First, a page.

To evaluate the effect of vitamin E supplementation on the susceptibility of low-density lipoprotein (LDL) and LDL subfractions to oxidation and on protein glycation in non-insulin-dependent diabetes mellitus (NIDDM).


Twenty-one men with NIDDM (HbA1c = 6-10%), ages 50–70, were randomly assigned to either 1,600 IU/day of vitamin E or placebo for 10 weeks after a 4-week placebo period. LDL and LDL subfractions were isolated after 4 weeks of placebo and after 6 and 10 weeks of therapy. Susceptibility of LDL to copper-mediated oxidation was measured by conjugated diene formation (lag time) and formation of thiobarbituric acid-reactive substances (TBARS). Fasting serum glucose, mean weekly blood glucose, HbA1c, and glycated plasma protein concentrations were also determined at these time points.


Vitamin E content in plasma and LDL increased 4.0- and 3.7-fold, respectively, in the vitamin E-treated group. Vitamin E decreased the susceptibility of LDL to oxidation in comparison with placebo (lag time, 243 ± 46 vs. 151 ± 22 min, P < 0.01; 3 h TBARS, 24 ± 12 vs. 66 ± 18 nmol malondialdehyde/mg LDL, P < 0.05). Vitamin E content also increased significantly in both buoyant and dense LDL subfractions, and their oxidation was dramatically reduced. The lag time of LDL oxidation correlated well with the content of vitamin E in both LDL and its subfractions (r = 0.69–0.92). Glycemic indexes did not change significantly in either group during the study. Protein glycation, including glycated hemoglobin, glycated albumin, glycated total plasma proteins, and glycated LDL were unchanged in the vitamin E group.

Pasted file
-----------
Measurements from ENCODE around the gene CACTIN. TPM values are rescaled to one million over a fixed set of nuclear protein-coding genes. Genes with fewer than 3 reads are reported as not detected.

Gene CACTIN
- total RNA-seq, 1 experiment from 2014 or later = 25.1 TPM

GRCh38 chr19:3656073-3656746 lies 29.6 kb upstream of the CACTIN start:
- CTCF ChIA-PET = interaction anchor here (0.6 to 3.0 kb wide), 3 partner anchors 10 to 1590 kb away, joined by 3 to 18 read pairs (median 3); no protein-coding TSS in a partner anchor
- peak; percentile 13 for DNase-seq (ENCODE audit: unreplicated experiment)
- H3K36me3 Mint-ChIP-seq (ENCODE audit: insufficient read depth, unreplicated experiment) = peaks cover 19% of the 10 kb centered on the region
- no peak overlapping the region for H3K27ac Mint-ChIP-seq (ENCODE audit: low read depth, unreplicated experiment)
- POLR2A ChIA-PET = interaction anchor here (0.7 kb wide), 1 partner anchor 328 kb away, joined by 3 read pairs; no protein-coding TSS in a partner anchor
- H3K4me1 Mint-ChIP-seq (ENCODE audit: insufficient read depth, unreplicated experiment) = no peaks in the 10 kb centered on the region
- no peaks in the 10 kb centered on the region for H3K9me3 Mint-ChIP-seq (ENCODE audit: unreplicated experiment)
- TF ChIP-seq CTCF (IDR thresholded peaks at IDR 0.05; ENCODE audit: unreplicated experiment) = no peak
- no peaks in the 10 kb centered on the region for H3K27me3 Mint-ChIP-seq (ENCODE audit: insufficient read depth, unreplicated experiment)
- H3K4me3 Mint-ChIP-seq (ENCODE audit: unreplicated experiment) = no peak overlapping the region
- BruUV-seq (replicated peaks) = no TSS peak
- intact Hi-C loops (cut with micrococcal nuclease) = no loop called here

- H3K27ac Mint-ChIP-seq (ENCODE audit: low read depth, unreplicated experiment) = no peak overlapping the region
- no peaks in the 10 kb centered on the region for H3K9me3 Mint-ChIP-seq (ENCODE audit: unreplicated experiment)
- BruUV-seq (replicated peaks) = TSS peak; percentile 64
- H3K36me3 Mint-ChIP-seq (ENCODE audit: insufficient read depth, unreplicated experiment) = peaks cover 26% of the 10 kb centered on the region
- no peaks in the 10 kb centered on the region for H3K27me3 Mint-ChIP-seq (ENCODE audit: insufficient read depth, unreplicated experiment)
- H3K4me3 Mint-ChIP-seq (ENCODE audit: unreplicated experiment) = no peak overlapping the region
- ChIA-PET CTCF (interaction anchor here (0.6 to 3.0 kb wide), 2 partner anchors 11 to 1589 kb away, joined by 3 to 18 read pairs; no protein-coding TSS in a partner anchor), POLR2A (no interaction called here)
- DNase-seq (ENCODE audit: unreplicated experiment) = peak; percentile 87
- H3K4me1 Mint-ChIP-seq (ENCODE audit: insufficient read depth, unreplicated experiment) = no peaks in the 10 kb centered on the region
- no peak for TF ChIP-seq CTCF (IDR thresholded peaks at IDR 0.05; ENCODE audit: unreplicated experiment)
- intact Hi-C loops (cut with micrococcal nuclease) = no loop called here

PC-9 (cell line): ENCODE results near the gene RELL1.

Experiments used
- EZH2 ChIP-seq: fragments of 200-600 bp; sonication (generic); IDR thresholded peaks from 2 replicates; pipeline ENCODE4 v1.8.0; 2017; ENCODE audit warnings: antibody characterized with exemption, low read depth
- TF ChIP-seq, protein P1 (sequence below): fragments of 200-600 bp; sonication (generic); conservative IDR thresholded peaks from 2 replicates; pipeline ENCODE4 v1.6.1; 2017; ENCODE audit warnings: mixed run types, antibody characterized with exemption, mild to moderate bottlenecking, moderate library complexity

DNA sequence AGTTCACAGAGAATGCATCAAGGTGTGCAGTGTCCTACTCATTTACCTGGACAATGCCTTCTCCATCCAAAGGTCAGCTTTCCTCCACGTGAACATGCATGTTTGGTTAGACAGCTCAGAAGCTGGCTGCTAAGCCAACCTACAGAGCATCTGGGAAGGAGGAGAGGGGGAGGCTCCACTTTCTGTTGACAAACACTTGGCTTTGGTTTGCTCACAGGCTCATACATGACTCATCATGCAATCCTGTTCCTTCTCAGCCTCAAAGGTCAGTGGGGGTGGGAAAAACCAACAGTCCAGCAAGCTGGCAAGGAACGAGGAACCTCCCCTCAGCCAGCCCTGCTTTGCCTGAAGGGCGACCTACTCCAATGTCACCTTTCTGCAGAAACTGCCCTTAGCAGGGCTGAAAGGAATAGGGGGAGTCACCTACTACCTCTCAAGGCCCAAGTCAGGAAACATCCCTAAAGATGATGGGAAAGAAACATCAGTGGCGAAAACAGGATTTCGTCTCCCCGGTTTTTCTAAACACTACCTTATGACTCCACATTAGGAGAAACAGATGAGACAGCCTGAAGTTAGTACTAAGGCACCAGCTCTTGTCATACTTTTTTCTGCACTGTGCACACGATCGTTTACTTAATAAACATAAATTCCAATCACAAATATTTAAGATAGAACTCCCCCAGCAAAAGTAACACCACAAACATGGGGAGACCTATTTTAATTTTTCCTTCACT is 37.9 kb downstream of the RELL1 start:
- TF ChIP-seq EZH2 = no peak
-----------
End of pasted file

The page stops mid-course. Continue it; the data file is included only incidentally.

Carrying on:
Supplementation of vitamin E in NIDDM leads to enrichment of LDL and LDL subfractions and reduced susceptibility to oxidation. Despite a greater percentage increase in vitamin E content in small dense LDL, it remained substantially more susceptible to oxidation than was buoyant LDL. This suggests that dense, LDL may gain less protection against oxidation from antioxidant supplementation than does larger, more buoyant LDL. In contrast to previous reports, vitamin E supplementation did not reduce glycation of intracellular or plasma proteins.

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